An excellent finale to Felix and Mildmay's story, although I personally wouldn't mind if there was going to be another book. Or an epilogue or something with a fluffy ending.
Compared to the third book, this one is almost simple. Normally, that is not necessarily a good thing, but the previous one was so chock full of details and history and genealogy and ghosts and stories and spies and murky shadows and unexplored hallways, that this book almost radiates with its clean, good story line. It is a relief to leave all those other people, dead or alive, behind in Melusine. Not only for the reader, but for Felix and Mildmay as well. The distance they put between themselves and their past and all the drama in the Mirador allows them to gain much needed perspective on their previous lives. Both gain the kind of insight in themselves that comes with making a new start in a new place. Sure, you carry your baggage with you, but without other people around who expect you to be who you've always been, that baggage isn't quite as heavy a burden and you have the freedom to make different choices. A large part of the story is about the main characters finding those things out.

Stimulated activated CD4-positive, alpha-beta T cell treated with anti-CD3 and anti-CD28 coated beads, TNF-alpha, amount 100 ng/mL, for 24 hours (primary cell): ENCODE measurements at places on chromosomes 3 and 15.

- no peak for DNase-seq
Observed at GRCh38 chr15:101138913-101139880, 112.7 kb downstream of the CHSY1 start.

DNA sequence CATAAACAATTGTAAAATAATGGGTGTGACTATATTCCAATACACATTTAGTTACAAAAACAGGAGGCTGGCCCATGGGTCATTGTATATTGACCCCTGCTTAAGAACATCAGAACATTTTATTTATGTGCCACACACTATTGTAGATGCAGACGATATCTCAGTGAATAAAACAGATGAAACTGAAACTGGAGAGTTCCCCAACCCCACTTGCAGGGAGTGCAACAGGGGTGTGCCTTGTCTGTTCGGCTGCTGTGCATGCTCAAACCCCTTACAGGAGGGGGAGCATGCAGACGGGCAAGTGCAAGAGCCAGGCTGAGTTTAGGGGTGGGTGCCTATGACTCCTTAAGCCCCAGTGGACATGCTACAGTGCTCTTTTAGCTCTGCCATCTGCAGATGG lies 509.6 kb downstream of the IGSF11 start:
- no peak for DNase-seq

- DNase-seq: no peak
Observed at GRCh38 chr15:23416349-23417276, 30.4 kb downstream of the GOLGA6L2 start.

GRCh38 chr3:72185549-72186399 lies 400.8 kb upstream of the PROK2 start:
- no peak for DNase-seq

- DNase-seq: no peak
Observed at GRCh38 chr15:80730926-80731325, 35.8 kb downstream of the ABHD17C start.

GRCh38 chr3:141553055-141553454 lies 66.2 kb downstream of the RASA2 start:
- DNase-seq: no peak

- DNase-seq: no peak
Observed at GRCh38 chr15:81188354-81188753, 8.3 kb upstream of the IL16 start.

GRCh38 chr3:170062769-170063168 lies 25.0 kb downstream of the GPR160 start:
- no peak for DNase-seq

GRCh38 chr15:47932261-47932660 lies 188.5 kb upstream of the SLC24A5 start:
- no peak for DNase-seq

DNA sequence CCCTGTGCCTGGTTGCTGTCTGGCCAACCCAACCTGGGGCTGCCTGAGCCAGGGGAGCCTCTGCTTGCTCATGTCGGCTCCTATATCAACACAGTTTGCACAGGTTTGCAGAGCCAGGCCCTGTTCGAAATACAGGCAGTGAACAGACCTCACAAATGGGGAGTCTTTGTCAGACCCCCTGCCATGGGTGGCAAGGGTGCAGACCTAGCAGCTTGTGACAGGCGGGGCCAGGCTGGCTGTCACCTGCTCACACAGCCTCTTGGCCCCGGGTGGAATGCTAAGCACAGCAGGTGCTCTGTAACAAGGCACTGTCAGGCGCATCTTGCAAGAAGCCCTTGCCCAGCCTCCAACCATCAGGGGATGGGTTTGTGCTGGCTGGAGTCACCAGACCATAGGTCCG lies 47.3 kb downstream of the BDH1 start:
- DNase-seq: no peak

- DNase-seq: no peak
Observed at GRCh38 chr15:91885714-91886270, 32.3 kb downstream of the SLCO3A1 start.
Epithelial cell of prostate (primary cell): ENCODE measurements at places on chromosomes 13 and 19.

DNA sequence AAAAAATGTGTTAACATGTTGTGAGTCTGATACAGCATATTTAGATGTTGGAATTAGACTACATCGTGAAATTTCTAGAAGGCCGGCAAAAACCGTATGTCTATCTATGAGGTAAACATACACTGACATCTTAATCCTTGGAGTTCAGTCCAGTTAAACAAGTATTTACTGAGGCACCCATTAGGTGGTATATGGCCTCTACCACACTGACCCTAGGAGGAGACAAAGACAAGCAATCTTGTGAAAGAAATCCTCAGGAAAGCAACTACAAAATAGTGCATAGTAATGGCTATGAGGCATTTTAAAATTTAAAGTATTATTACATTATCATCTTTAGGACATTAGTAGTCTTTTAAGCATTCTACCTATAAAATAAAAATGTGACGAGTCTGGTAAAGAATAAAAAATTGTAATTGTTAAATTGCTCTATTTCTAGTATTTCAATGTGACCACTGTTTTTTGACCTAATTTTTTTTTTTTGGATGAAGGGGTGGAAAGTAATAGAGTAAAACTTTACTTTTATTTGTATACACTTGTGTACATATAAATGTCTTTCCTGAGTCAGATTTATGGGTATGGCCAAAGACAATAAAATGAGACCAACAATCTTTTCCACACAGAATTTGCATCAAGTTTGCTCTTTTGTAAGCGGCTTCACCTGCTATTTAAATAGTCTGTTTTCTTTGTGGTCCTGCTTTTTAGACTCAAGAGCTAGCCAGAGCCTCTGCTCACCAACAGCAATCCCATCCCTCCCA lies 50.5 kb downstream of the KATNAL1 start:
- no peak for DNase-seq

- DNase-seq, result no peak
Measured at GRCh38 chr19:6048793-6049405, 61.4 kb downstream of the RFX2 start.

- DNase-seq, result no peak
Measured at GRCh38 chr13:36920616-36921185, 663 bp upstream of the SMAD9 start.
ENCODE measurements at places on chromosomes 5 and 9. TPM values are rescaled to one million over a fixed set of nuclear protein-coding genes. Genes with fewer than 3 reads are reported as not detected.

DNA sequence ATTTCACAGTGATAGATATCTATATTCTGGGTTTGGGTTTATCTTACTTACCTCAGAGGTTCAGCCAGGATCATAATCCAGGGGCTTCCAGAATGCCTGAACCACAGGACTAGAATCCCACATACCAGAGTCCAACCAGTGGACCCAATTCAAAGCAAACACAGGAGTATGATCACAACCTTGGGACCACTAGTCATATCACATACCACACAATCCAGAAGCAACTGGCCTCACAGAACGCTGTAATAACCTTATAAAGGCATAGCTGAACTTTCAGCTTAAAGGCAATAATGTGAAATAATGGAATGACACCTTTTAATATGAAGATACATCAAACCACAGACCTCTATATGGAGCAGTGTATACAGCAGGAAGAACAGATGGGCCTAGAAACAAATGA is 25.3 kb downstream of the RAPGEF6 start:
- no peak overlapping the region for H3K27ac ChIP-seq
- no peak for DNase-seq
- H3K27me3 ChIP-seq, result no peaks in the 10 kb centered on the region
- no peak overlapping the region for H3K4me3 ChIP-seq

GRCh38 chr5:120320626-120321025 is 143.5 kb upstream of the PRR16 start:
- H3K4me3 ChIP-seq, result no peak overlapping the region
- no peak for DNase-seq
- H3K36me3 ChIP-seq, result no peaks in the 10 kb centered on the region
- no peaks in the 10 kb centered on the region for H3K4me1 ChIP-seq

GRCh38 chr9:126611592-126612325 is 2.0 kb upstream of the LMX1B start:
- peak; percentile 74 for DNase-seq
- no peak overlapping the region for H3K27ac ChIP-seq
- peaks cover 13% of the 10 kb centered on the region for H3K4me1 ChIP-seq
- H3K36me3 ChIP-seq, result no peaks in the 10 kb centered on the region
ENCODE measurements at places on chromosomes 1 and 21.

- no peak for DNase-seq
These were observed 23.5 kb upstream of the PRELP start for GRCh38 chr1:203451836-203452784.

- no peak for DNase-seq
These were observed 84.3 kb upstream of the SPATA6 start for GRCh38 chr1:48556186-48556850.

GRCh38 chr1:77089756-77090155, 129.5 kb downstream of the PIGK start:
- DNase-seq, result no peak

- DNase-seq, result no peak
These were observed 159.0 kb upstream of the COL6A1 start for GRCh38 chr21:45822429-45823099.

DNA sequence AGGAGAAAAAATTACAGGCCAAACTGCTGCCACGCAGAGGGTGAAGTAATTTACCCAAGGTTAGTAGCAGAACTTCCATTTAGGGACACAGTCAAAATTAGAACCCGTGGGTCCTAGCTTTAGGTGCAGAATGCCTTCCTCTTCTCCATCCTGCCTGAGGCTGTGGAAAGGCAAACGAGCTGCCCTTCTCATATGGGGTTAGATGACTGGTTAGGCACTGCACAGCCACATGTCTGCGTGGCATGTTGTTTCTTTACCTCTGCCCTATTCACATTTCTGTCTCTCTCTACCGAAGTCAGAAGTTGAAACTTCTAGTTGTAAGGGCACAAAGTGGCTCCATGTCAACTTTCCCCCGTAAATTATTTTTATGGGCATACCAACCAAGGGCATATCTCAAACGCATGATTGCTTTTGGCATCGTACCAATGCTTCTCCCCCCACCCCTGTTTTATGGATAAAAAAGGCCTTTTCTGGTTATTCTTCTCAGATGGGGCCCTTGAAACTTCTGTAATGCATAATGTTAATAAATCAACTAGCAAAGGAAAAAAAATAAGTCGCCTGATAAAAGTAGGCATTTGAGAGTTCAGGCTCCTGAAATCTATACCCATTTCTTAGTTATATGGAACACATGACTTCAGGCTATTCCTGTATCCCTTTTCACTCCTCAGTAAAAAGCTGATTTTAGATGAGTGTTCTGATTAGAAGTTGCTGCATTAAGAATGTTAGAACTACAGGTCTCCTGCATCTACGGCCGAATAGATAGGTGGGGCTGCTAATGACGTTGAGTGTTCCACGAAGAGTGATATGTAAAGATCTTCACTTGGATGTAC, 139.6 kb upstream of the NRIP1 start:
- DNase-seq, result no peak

Add all the excitement of a new country, new customs (good and bad), new politics, new characters and new technology in all its steampunkish glory and this becomes a very satisfying read.
What I need though is a map of this world. If ever a series needed a map, this is it. Milmay has maps. Why don't I get one?